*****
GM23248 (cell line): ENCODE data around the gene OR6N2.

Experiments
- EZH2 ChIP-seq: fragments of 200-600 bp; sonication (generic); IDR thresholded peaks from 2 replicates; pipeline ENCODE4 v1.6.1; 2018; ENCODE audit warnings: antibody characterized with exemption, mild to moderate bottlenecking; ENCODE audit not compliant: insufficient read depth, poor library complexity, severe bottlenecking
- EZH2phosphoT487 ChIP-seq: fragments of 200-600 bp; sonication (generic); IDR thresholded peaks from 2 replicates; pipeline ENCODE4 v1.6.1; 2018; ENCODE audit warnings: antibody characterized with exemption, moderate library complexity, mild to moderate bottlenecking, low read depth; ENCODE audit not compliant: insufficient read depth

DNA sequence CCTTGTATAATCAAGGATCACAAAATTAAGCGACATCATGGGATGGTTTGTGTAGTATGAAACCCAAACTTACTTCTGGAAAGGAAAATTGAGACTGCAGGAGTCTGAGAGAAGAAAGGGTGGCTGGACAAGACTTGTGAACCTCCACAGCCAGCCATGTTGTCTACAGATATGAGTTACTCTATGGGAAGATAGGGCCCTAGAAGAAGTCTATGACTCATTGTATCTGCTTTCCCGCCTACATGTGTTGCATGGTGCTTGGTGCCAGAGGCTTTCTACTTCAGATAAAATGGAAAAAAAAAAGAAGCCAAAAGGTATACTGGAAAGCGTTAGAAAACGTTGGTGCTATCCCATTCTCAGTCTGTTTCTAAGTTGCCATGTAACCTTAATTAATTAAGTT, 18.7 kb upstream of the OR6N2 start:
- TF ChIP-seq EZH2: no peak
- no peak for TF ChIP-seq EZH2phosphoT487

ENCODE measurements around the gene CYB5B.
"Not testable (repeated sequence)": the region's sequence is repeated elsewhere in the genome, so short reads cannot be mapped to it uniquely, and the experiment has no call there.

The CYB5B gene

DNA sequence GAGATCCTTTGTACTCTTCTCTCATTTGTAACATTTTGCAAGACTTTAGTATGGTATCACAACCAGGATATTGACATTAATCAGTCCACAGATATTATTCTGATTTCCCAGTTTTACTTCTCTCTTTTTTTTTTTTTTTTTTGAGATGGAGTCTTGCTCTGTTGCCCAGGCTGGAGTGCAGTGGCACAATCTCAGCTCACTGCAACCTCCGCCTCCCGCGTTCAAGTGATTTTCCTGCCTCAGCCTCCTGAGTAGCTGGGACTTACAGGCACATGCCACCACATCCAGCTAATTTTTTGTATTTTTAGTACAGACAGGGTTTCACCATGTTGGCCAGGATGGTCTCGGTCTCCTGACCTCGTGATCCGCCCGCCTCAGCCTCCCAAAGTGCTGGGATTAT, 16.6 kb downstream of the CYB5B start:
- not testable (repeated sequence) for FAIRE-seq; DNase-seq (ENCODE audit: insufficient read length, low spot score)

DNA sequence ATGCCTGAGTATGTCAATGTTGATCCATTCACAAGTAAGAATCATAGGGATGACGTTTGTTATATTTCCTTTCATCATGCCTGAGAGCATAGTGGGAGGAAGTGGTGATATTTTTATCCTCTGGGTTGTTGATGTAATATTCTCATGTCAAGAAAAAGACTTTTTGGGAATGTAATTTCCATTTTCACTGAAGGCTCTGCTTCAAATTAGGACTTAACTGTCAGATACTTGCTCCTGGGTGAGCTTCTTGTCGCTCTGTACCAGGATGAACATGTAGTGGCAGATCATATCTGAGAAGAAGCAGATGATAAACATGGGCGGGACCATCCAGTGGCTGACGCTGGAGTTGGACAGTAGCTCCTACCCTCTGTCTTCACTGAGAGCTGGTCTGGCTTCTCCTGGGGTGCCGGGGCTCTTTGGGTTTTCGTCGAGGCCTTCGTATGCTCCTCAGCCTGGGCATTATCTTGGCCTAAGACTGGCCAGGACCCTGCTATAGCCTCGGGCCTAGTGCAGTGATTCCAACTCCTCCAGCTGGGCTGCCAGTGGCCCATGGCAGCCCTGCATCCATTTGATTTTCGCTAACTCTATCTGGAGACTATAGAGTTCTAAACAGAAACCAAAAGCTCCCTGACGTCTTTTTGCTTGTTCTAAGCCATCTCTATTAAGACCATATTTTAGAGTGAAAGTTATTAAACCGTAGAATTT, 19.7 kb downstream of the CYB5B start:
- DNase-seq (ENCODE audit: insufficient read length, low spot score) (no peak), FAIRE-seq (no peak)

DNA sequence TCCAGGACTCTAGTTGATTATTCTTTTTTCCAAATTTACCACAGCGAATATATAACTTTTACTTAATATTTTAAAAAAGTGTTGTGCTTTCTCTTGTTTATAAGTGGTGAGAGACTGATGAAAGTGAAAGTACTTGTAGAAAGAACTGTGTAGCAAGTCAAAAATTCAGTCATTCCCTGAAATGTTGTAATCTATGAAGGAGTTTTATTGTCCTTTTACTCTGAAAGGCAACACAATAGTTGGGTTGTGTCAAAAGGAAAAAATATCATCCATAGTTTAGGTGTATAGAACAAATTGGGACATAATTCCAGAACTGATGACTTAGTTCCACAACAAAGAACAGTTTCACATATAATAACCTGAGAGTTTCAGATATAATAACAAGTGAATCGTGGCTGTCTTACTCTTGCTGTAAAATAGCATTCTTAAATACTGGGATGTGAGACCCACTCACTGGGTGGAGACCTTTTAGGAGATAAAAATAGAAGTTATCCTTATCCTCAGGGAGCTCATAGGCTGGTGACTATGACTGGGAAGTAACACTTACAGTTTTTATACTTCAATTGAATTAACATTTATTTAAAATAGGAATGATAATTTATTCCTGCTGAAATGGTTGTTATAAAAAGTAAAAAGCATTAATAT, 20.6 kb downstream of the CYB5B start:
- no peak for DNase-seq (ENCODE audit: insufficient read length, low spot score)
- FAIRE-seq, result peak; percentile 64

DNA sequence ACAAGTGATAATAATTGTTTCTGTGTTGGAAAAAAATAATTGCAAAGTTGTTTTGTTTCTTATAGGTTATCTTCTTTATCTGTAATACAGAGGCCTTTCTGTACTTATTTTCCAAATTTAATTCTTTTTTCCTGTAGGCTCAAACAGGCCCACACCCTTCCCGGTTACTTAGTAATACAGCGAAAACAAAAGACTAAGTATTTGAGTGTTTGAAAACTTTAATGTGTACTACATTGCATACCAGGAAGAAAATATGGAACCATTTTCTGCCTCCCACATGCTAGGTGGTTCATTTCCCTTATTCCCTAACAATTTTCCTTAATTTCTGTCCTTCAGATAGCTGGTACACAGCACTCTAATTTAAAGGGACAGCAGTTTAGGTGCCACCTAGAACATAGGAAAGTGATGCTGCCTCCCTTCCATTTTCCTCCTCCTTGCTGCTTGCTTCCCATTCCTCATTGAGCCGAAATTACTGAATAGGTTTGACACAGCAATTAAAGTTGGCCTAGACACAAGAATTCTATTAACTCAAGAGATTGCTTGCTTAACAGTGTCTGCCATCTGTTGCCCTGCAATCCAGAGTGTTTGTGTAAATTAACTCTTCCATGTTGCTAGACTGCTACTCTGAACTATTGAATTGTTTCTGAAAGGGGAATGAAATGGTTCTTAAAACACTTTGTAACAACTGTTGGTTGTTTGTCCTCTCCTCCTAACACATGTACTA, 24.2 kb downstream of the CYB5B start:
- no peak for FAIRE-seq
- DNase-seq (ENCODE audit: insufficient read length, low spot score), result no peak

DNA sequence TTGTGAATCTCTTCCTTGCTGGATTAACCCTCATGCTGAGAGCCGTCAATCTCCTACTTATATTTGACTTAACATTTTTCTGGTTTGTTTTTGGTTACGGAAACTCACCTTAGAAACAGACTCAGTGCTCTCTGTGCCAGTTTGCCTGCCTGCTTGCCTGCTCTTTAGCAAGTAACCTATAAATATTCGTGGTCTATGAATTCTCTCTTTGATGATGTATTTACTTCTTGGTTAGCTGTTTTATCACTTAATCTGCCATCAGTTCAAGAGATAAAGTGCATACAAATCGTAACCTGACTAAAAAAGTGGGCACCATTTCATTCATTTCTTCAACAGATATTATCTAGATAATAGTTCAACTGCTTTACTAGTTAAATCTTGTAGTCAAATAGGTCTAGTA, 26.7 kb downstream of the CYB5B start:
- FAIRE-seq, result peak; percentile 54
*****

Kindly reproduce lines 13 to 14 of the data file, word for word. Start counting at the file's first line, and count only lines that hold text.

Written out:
DNA sequence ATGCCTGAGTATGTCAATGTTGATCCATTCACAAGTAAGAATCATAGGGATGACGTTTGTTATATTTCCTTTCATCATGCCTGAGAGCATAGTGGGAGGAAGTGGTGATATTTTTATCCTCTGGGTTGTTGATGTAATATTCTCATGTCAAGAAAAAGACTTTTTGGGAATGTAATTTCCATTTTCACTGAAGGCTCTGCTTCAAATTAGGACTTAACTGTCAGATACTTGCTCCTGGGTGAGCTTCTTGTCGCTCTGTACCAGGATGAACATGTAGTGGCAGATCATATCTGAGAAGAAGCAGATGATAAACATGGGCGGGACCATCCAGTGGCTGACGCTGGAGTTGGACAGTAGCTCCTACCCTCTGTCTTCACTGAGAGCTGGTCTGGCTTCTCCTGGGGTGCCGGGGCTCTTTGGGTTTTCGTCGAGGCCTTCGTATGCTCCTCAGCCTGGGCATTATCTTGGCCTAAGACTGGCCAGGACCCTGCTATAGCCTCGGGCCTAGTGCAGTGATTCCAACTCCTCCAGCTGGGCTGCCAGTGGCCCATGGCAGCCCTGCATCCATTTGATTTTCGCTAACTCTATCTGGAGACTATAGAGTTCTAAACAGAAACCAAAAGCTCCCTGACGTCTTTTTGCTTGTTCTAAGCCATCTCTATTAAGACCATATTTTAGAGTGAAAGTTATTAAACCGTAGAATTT, 19.7 kb downstream of the CYB5B start:
- DNase-seq (ENCODE audit: insufficient read length, low spot score) (no peak), FAIRE-seq (no peak)